Crime Stoppers: Murder of 10-year-old remains unsolved
Josh Walden will forever be an innocent 10-year old who went for a bike ride. Whether he was killed in cold-blood or accidentally has not yet been answered or proven, but for the sake of his family, for the community who mourned him, and for the detectives who worked the case, now is the time. Your anonymity and up to $1,000 reward cash should certainly make a call to Crime Stoppers worth your while.
Mike Mathis retired from the police force, but this week's case is one that convinced him to come back into service with the District Attorney's Cold Case Unit. "Everyone on this wall is just as equally important, but there's something different about a 10-year-old. It's the innocence," he said as he pointed to photos of victims on the walls of the unit's conference room. "I was actually one of the original detectives that worked on Josh's case and a 10-year-old sticks in your heart."
It was December of the year 2000. Josh Walden was last seen leaving for a bike ride on a Friday afternoon. "It was a neighborhood, community, looking for him along with law-enforcement," Mathis remembered, "and some other kids stumbled upon his body in a wooded area up above East Lake Park."
That was two days later, on Sunday. The cause of death was 'mechanical asphyxiation,' the technical description of having one's torso compressed, perhaps by another's body weight, to the point where they cannot breathe. "Was it intentional? Until we can get to the bottom of it, we can't say a hundred percent," said Mathis. "But, we do think there's an aspect that this may not of been intentional."
Whoever killed Josh, it seemed, had tried to cover their tracks by pouring acid over his body. Instead, the chemical preserved the remains and the fumes kept animals away. Mathis says, people are talking. "We want to talk to anybody that knows anything about the acid, about where that acid could've been used, about what they've heard, even if it's a rumor," he said.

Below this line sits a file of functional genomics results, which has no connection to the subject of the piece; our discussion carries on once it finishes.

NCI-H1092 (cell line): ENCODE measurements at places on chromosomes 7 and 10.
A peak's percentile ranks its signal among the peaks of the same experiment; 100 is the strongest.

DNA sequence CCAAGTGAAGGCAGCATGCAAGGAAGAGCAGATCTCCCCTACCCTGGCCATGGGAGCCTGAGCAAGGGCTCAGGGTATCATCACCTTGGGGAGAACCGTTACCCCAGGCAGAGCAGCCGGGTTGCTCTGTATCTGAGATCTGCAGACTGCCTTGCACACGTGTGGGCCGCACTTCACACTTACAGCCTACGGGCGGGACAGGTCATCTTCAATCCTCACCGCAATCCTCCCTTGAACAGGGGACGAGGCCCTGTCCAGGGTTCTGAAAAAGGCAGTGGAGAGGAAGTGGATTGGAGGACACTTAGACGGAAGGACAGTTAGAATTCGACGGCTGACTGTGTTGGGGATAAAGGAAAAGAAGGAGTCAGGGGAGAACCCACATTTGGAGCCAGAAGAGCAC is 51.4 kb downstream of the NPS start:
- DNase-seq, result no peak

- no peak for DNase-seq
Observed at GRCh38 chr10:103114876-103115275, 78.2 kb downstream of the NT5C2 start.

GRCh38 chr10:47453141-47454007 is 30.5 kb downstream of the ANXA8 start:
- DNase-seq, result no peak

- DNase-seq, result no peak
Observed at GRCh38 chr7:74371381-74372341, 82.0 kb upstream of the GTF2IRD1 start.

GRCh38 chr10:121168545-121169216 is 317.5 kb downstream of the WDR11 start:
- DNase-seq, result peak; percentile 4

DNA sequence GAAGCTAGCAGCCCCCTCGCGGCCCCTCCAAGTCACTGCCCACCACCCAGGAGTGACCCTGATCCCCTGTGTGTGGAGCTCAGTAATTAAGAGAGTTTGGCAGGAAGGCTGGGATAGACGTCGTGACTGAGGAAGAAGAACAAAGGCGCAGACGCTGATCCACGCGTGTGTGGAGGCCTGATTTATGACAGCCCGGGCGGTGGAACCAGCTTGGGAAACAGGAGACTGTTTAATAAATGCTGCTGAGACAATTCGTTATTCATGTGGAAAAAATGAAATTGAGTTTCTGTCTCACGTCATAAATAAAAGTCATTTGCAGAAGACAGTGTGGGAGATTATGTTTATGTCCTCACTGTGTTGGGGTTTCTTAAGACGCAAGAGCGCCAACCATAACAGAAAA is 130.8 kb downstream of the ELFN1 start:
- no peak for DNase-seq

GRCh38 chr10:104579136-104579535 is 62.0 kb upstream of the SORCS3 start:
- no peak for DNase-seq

The passage of time, though, is both an aid and a hindrance. "Time changes people, relationships change, people pass away," Mathis explained. "We don't know how many people who knew about this took it to their grave, so we gotta work on it. It's getting too old. We need to really get moving on this one"
There is a saying in the cold case office: "you don't know what you know." That means you just can't tell what little piece of what may seem like insignificant information may solve this case. Anything you have heard about Josh or what happened to him, call it in. Let Mike Mathis and the others working this crime figure out where it fits in to what they have already learned.
You can do it without telling anyone who you are and up to $1,000 reward is on the line.
Call tonight: 698-3333
If you get voicemail, leave a way for an officer to get back with you. Remember, he or she will never ask your name.